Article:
His address will therefore focus on the multi-dimensionality of land and property in contemporary South Africa, and will focus on six key aspects in particular: production, ecology, property, power, institutions and identity.
“These six faces of the land question (or questions) inter-penetrate and combine with each other, creating a seemingly intractable degree of complexity. This generates profound challenges for those who work on land reform, through political mobilisation, or policy making, or negotiations to resolve disputes over particular pieces of ground, as well as research and scholarship. In the centenary year of the 1913 Natives Land Act, when government is revising many its policies, thinking through the complexity of ‘land’, in all its multi-dimensionality, is an urgent task,” says Cousins.
Jafta’s address on Thursday links naturally with Cousins as she will focus on how PhD students contribute to development by asking the right questions about problems that are relevant to the society that universities serve, rather than selecting their research tools first and then matching their topic to the tools.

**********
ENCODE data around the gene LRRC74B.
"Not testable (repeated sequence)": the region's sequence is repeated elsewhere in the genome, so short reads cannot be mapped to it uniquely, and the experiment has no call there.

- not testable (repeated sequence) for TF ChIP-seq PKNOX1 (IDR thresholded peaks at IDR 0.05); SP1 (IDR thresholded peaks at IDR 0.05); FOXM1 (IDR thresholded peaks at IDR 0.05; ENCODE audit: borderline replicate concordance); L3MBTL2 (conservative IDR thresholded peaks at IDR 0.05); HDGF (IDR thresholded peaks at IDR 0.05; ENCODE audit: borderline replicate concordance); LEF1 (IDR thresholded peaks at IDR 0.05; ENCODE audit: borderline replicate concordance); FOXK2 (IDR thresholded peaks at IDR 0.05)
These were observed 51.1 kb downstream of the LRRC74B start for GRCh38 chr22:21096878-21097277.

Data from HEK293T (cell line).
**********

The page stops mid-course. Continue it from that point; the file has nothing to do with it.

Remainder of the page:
“The university contributes to knowledge creation through all three core activities: while teaching and learning creates the capacity, community interaction provides valuable real-world exposure and an understanding of challenges that our communities face. Research covers a broad spectrum from basic to applied, which all serve to expand the knowledge base and the use of that base to pursue economic growth and development. PhD graduates are crucial to this process in that they contribute to new knowledge through a thorough excavation of existing knowledge, and then their own research to fill a gap that they have identified. Research expertise is thinly spread in developing countries and delivering more quality PhDs faster, is essential to help nations reap the benefits of a 21st century knowledge economy,” says Jafta.
PhD candidates as well as academics – Profs Leo de Haan, Wil Hout, Kees Biekart, Alan Fowler, Dr Rachel Kurian and Mr David Wubs-Mrozewicz, – from the International Institute of Social Studies (ISS) in The Hague will also be present and participate in the week’s activities. The ISS is part of the Erasmus University Rotterdam (EUR).